Suspected U.S. missiles kill 2 in North Waziristan
PESHAWAR | A suspected U.S. drone fired two missiles at a house in Pakistan’s rugged tribal region Thursday, killing two insurgents from the Haqqani Network - considered the most dangerous militant group fighting U.S. forces in neighboring Afghanistan, Pakistani intelligence officials said.
The strike occurred just a few miles from the main Islamic school run by the Haqqanis near Miran Shah, the largest town in the North Waziristan tribal area, the officials said. The missiles hit the house five minutes apart.
The U.S. has accused Pakistan of supporting the Haqqani Network and allowing the militants safe haven in North Waziristan - claims denied by Islamabad.
Washington repeatedly has called on Pakistan to attack the Haqqanis or at least prevent them from carrying out cross-border raids, but Islamabad has refused.
In response, the Obama administration has significantly ramped up the number of drone attacks against militants in North Waziristan. The U.S. refuses to acknowledge the CIA-run program publicly, but officials have said privately that the strikes have killed many senior militant commanders.
Interpol launches campaign to save Asian tigers
HANOI | Interpol has launched a campaign to help save the world’s last wild tigers in the 13 Asian countries where they still exist, winning praise from conservationists.
The project will link international wildlife officials with customs and law enforcement officers in the 13 nations to help stem poaching and smuggling of tiger parts for use in expensive traditional medicines.
“Having a force like Interpol working on this will give the effort a great boost,” said Mike Baltzer, head of the World Wildlife Fund’s Tigers Alive Initiative, on Thursday, a day after the campaign was unveiled at an Interpol meeting in Hanoi.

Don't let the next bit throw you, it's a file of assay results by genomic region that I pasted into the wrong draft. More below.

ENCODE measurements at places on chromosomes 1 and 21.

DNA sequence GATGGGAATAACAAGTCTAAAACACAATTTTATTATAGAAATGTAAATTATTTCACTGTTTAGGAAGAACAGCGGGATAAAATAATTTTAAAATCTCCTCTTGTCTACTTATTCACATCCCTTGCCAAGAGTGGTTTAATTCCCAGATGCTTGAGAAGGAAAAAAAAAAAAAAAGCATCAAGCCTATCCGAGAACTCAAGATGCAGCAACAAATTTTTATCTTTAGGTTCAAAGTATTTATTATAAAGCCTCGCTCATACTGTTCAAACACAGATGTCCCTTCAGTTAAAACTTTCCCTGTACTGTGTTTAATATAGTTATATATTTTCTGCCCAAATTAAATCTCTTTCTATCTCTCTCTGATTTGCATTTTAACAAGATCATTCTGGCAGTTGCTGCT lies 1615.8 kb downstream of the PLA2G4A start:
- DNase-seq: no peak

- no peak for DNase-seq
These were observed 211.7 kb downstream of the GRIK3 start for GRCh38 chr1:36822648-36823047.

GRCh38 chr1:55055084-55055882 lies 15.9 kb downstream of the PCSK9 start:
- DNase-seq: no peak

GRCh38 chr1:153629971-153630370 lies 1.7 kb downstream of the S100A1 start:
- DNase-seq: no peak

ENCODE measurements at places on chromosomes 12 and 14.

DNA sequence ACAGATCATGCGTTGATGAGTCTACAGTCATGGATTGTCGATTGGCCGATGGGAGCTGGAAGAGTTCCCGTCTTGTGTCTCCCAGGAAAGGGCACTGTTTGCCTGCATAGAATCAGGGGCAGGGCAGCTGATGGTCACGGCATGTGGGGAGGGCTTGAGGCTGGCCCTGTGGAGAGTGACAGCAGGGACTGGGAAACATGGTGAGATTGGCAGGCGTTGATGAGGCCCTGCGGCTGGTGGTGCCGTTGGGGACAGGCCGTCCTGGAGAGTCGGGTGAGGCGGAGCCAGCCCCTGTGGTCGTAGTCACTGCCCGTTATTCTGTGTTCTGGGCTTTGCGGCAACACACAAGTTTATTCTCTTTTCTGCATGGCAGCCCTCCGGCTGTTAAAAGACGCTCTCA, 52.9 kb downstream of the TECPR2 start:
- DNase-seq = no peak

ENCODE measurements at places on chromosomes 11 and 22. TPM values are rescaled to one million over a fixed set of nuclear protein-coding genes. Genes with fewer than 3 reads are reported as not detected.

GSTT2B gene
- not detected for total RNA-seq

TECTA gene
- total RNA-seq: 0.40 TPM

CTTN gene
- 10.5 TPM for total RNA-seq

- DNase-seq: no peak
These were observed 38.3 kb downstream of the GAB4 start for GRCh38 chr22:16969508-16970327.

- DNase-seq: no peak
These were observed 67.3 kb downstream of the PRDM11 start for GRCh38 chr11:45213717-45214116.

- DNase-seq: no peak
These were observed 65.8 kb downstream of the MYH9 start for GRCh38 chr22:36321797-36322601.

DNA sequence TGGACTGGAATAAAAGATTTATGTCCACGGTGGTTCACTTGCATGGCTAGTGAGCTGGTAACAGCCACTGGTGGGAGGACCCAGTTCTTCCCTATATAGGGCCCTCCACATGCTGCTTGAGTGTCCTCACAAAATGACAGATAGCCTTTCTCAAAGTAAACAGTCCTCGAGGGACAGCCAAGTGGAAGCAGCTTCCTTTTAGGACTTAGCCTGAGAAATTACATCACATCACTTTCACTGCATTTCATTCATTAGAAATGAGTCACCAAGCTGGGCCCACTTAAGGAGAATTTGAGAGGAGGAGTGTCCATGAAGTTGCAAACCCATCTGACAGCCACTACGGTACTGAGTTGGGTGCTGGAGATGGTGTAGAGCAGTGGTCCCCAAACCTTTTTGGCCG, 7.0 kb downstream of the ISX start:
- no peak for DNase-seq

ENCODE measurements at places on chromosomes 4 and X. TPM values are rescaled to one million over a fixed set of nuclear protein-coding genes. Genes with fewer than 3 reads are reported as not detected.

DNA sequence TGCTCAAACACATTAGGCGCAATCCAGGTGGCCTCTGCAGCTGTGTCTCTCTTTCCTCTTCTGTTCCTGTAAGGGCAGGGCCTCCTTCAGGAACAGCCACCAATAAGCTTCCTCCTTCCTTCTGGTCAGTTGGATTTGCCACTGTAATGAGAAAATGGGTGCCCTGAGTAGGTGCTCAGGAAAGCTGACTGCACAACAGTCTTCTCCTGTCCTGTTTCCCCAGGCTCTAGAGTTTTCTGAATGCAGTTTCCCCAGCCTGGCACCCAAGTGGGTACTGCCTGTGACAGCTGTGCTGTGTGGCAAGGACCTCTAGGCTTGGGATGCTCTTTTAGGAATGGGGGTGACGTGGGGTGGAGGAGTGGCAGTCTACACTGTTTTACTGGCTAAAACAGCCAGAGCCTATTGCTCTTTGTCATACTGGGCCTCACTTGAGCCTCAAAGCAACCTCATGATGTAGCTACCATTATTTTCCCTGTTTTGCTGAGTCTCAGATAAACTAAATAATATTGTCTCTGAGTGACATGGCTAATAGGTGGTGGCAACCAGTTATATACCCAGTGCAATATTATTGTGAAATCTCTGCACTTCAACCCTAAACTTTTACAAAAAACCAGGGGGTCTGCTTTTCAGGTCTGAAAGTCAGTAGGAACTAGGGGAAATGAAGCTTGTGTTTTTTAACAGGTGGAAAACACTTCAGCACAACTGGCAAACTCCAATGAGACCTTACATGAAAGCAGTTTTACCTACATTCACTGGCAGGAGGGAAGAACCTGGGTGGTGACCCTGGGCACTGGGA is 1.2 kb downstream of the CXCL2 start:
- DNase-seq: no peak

Poaching and habitat fragmentation have caused Asia’s wild tiger population to decline from about 100,000 in 1900 to fewer than 3,500 today, according to Interpol.
11th self-immolation occurs among Tibetans
BEIJING | A Buddhist nun died after setting herself on fire Thursday, Chinese state media reported, in the 11th case of self-immolation among Tibetans in western China in recent months.
The official Xinhua News Agency said it was unclear why the woman, about 35 years old and identified as Qiu Xiang, killed herself along a road in Sichuan province’s Garze prefecture.
However, the nine other men and one women who have set themselves on fire since March were seen as having acted in protest to Chinese restrictions on the Tibetan religion and culture.
Xinhua said the local government was investigating the latest case. Phone calls to Garze authorities rang unanswered Thursday evening.
Suicide bombers, insurgents attack NATO contractor
KABUL | Two suicide bombers on Thursday blew up a car packed with explosives at the entrance to a compound housing NATO contractors in western Afghanistan, opening the way for three gunmen to rush in and hold employees hostage during an hours-long gunbattle, officials said.
Two private security guards working at the compound and all five attackers were killed during the assault at ES-KO, a contractor for Italian troops deployed in Herat province.
One NATO service member, an Afghan policeman and a private security guard were wounded, according to officials with the ministry and U.S.-led coalition. Thirty-one people were evacuated safely from the site, the coalition said.
There was no immediate claim of responsibility for the attack, which occurred around 9:30 a.m. in Guzara district, south of the provincial capital of Herat.